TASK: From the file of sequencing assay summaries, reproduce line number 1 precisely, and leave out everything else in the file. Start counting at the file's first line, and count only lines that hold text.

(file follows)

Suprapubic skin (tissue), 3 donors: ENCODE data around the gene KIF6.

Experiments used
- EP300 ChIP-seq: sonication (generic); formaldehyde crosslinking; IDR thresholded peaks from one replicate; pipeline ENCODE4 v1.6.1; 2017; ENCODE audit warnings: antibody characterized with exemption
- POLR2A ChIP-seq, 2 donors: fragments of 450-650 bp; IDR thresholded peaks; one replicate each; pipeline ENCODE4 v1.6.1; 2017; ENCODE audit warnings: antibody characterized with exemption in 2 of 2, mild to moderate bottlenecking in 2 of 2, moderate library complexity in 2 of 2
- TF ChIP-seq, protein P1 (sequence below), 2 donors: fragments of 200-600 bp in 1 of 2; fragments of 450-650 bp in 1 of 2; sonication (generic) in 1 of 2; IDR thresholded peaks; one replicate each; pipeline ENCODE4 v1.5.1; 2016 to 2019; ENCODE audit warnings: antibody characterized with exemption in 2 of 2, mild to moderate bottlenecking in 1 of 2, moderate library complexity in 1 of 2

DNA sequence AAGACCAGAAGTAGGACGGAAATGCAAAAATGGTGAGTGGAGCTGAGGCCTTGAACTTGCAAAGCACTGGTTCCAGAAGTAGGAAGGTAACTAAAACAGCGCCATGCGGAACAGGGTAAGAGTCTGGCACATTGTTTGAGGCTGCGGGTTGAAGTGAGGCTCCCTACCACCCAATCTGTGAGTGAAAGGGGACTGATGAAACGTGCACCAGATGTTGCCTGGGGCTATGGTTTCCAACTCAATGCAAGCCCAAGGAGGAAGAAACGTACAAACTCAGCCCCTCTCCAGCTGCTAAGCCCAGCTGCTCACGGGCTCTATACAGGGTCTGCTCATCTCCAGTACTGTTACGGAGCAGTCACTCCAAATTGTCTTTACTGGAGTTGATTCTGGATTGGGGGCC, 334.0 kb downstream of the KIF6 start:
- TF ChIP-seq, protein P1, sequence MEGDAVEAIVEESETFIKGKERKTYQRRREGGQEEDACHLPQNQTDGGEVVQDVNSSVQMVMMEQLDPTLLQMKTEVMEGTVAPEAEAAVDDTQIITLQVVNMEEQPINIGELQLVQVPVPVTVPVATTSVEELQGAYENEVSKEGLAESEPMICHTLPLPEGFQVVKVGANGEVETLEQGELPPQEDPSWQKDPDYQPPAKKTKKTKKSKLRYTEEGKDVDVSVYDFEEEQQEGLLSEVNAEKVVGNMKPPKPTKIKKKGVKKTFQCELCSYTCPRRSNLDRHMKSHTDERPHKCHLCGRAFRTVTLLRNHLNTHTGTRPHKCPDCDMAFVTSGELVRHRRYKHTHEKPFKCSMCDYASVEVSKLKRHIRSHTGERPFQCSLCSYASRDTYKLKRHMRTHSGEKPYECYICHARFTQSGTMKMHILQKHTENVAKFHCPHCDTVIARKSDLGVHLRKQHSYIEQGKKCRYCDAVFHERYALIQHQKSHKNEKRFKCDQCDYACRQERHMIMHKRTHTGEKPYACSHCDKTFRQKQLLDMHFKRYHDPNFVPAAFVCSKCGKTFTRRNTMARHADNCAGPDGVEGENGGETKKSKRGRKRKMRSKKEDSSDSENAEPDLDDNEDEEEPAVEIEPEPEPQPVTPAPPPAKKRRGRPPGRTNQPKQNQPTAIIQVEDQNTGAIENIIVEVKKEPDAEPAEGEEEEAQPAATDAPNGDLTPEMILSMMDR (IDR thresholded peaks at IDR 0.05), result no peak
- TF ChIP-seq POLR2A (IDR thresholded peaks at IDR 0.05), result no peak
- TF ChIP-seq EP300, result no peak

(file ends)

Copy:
Suprapubic skin (tissue), 3 donors: ENCODE data around the gene KIF6.